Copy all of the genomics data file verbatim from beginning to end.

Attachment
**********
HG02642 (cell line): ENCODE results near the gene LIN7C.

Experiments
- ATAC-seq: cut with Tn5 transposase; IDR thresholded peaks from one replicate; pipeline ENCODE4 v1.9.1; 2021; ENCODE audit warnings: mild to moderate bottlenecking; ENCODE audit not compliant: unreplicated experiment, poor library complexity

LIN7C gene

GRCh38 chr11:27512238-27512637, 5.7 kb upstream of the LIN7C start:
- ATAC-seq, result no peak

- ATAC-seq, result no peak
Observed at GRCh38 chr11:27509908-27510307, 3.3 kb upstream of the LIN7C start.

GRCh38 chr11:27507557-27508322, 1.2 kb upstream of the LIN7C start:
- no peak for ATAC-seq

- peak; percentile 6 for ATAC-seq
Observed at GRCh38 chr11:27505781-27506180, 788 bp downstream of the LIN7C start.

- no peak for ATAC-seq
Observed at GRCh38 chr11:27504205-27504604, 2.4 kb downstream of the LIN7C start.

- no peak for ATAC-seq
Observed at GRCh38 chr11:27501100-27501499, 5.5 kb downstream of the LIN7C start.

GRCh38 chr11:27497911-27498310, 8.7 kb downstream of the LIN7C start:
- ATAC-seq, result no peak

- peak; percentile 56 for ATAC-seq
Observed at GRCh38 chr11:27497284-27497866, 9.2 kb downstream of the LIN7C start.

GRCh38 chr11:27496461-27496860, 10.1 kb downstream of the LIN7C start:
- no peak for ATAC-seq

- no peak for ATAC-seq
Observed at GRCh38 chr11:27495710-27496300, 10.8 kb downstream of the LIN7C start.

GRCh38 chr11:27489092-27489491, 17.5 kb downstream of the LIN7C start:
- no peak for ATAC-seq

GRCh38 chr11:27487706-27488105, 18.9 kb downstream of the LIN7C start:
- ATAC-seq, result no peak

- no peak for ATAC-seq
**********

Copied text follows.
HG02642 (cell line): ENCODE results near the gene LIN7C.

Experiments
- ATAC-seq: cut with Tn5 transposase; IDR thresholded peaks from one replicate; pipeline ENCODE4 v1.9.1; 2021; ENCODE audit warnings: mild to moderate bottlenecking; ENCODE audit not compliant: unreplicated experiment, poor library complexity

LIN7C gene

GRCh38 chr11:27512238-27512637, 5.7 kb upstream of the LIN7C start:
- ATAC-seq, result no peak

- ATAC-seq, result no peak
Observed at GRCh38 chr11:27509908-27510307, 3.3 kb upstream of the LIN7C start.

GRCh38 chr11:27507557-27508322, 1.2 kb upstream of the LIN7C start:
- no peak for ATAC-seq

- peak; percentile 6 for ATAC-seq
Observed at GRCh38 chr11:27505781-27506180, 788 bp downstream of the LIN7C start.

- no peak for ATAC-seq
Observed at GRCh38 chr11:27504205-27504604, 2.4 kb downstream of the LIN7C start.

- no peak for ATAC-seq
Observed at GRCh38 chr11:27501100-27501499, 5.5 kb downstream of the LIN7C start.

GRCh38 chr11:27497911-27498310, 8.7 kb downstream of the LIN7C start:
- ATAC-seq, result no peak

- peak; percentile 56 for ATAC-seq
Observed at GRCh38 chr11:27497284-27497866, 9.2 kb downstream of the LIN7C start.

GRCh38 chr11:27496461-27496860, 10.1 kb downstream of the LIN7C start:
- no peak for ATAC-seq

- no peak for ATAC-seq
Observed at GRCh38 chr11:27495710-27496300, 10.8 kb downstream of the LIN7C start.

GRCh38 chr11:27489092-27489491, 17.5 kb downstream of the LIN7C start:
- no peak for ATAC-seq

GRCh38 chr11:27487706-27488105, 18.9 kb downstream of the LIN7C start:
- ATAC-seq, result no peak

- no peak for ATAC-seq